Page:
Symantec Corp. is warning of a new publicly available exploit code targeting an unpatched display vulnerability in Internet Explorer (IE) that could enable hackers to conduct drive-by attacks and spread malware on unsuspecting victim machines.
"The exploit currently exhibits signs of poor reliability, but we expect that a fully functional a reliable exploit will be available in the near future," Symantec said in a blog posting on Saturday. "For an attacker to launch a successful attack, they must lure victims to their malicious webpage or a website they have compromised."
Cupertino, Calif.-based Symantec said the IE zero-day exploit code appeared Friday on the Bugtraq mailing list. Symantec and several other security vendors are providing antivirus and IPS signatures to protect against the attack.
IT security research and alert vendor VUPEN Security also reported the vulnerability on Saturday, saying the flaw is a dangling pointer in the Microsoft HTML Viewer (mshtml.dll).
Danish vulnerability clearinghouse Secunia gave the IE zero-day flaw a highly critical rating in an alert issued today. Secunia confirmed the vulnerability in IE6 on Windows XP SP2 and IE7 on Windows XP SP3A.
Microsoft acknowledged the IE zero-day exploit code in a security advisory issued late Monday. In a statement, Alan Wallace of Microsoft security response communications said Microsoft was not aware of any ongoing attacks to exploit the reported vulnerability.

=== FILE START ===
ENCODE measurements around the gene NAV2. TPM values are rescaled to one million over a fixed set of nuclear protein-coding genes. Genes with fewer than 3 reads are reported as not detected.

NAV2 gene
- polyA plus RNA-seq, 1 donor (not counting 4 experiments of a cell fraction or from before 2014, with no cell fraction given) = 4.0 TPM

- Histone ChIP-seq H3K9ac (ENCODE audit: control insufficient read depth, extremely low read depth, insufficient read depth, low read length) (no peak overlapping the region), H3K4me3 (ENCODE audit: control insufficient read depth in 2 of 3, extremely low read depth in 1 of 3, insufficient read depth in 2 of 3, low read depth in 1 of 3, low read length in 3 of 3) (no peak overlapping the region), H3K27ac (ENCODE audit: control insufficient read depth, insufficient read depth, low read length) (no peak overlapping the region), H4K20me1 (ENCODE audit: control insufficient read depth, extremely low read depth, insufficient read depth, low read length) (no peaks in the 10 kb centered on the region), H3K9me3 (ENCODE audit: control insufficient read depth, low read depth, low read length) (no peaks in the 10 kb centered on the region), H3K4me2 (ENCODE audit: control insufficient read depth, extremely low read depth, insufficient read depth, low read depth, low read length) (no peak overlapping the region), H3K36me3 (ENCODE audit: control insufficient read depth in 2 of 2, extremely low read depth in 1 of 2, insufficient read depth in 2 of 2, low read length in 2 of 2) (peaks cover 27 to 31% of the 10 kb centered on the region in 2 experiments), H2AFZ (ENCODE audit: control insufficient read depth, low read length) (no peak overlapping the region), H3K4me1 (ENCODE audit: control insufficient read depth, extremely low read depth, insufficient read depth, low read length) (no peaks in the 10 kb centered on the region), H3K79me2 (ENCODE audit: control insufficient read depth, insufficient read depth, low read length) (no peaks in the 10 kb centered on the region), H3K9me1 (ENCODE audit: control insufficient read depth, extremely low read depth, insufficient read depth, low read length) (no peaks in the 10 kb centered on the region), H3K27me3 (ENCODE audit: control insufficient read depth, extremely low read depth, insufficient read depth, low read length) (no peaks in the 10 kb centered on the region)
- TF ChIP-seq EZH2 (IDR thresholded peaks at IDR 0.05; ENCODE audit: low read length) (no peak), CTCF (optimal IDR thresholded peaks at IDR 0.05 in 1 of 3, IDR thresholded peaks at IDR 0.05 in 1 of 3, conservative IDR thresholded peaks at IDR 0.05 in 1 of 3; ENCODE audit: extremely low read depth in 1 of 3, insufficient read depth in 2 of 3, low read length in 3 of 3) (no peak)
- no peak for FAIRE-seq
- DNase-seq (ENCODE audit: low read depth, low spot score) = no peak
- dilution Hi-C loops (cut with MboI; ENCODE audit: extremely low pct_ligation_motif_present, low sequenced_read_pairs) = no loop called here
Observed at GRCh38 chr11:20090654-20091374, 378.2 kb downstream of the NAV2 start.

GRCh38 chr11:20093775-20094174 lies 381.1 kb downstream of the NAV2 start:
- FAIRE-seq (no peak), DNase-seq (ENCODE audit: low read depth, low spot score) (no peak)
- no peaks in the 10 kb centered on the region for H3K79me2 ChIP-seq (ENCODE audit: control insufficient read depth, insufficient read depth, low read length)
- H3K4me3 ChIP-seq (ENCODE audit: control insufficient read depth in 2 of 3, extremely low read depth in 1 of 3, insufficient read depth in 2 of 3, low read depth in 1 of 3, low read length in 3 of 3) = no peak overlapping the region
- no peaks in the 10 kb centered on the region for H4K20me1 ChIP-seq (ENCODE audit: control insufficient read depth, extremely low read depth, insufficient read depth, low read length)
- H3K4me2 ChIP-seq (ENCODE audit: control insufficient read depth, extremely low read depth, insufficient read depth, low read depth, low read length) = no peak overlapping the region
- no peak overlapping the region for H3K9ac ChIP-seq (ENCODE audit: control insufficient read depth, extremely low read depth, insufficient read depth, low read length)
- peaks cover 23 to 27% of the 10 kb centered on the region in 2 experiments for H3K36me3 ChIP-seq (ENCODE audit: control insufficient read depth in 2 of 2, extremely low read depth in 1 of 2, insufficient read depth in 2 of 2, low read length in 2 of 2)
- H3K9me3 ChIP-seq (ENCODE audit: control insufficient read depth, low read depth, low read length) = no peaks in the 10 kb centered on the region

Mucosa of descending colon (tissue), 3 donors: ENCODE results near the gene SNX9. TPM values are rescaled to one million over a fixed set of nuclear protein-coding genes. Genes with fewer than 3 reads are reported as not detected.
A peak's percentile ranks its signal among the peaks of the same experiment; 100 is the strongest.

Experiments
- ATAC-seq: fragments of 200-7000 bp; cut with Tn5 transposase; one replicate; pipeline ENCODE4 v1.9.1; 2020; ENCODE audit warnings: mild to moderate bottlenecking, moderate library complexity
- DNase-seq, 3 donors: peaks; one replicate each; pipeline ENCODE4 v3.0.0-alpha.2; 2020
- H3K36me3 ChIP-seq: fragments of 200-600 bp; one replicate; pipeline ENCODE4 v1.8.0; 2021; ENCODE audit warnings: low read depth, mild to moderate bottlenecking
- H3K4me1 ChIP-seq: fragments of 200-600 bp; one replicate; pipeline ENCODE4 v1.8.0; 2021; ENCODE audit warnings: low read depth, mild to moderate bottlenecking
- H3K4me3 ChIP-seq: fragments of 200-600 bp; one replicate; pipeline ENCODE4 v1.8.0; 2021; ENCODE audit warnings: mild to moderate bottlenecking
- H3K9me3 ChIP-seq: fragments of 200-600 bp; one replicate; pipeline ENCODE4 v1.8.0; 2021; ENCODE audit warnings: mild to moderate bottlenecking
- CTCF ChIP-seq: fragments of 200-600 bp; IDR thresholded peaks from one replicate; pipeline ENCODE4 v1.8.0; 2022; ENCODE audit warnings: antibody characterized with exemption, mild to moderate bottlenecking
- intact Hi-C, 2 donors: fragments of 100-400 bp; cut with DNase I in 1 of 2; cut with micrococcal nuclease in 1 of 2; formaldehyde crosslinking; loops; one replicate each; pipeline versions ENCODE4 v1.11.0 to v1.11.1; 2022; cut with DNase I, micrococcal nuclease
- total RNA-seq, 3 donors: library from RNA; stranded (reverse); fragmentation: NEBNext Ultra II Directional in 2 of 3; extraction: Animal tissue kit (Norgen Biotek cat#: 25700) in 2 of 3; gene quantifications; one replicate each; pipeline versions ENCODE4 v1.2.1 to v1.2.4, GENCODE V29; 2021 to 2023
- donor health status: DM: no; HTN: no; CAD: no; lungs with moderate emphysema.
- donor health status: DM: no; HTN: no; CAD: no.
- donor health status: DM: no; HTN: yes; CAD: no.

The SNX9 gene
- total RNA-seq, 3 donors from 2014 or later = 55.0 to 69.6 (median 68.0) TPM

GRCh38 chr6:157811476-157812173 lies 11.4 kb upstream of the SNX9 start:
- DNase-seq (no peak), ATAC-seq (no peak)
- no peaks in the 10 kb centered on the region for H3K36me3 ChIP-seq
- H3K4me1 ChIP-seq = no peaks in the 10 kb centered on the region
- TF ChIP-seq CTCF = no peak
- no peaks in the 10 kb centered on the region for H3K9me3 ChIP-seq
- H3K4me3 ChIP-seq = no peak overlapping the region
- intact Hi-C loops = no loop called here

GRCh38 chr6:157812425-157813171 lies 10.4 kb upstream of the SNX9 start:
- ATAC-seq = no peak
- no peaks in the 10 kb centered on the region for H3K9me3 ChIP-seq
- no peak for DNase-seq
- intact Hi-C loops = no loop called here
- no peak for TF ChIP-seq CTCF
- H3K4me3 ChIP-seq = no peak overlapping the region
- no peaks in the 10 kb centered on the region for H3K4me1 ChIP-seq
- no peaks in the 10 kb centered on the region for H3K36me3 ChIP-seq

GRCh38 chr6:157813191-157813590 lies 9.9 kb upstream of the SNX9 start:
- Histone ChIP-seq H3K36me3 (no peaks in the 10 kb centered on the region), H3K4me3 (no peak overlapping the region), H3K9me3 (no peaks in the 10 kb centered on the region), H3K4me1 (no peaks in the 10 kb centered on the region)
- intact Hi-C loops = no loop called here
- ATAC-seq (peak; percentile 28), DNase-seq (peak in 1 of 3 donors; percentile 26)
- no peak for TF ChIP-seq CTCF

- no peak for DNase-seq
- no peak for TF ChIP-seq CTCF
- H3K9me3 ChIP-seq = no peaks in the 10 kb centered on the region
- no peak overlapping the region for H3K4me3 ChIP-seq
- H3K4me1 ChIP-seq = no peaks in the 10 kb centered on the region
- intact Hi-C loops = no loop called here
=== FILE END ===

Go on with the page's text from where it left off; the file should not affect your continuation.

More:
"The company is aware of public, detailed exploit code that allows an attacker to gain the same rights as a local user; however, the exploit code requires an attacker to convince users to visit a maliciously-crafted website," Wallace said. "Microsoft is recommending that customers with earlier versions of the browser consider downloading the more recent version of IE to take advantage of the latest security and privacy features.
As a workaround Microsoft recommends companies set Internet and local intranet security zone settings to "high" or customize the security setting to force the browser to prompt users before it runs an active script. Data Execution Protection (DEP) can also be enabled in IE 7 to make the attack much more difficult to carry out.
The software giant patched a serious Windows kernel flaw earlier this month, fixing a vulnerability that enabled attackers to set up a malicious website and target users of Internet Explorer using embedded OpenType font.
Editor's Note: This story was updated Nov. 24 to add Microsoft advisory information